Early 20th century diacritics

More from Frege’s Grundgestze der Arithmetik II (Jenna, Germany, 1903).
The attached are details of an inverted c and e sporting odd hook-like
diacritics. The final attachment has the e in context — raised slightly
from the baseline and a little smaller than its arguments.

Any thoughts on these hooks?

| Attachment | Size | | --- | --- | | c-spur02.jpg | 18.43 KB | | e-spur02.jpg | 13.48 KB | | 2-001-002.jpg | 29.83 KB |

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jjg



Hello Jim,

e-spuro2 shows an ’e caudata’ upside down. This glyph is an abbreviation for ae and has been used since the early middle ages.
http://www.decodeunicode.org/w3.php?nodeId=383&page=1&lang=1&zoom=&prop=

as 2-001-002 shows, Frege seems to have used any odd shaped glyph for his equations. And he used them upside down to prevent any misinterpretation as a letter; remember the thread about the pound abbreviation.
http://typophile.com/node/31818

c-spuro2 (also upside down) looks vaguely familiar to me, but I can’t find an example. It is not a c with a cedille.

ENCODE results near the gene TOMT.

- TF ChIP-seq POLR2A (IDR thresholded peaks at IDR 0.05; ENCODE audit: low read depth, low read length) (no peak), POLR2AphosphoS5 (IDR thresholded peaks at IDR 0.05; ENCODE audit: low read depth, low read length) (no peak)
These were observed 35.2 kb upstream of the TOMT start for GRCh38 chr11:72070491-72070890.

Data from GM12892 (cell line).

Wolfgang

Hello again Wolfgang — thanks for the reply. I initially
thought an ogonek too, but now I’m not so sure: It looks too
big, it does not curl around to the right-hand side of its
host in the same way (or left, overturned) instead it sort
of dangles. Also, the end is rather blunt.

As a indicator of nasality in vowels it certainly doesn’t
belong on a c, so I though it might be a diacritic from
somewhere else grafted onto them both.

As to “any odd shaped glyph” I can agree with the “odd”,
but Frege seem to me rather systematic in his symbolism.

Cheers

Jim

http://pdfb.wiredworkplace.net/pub/jjg/

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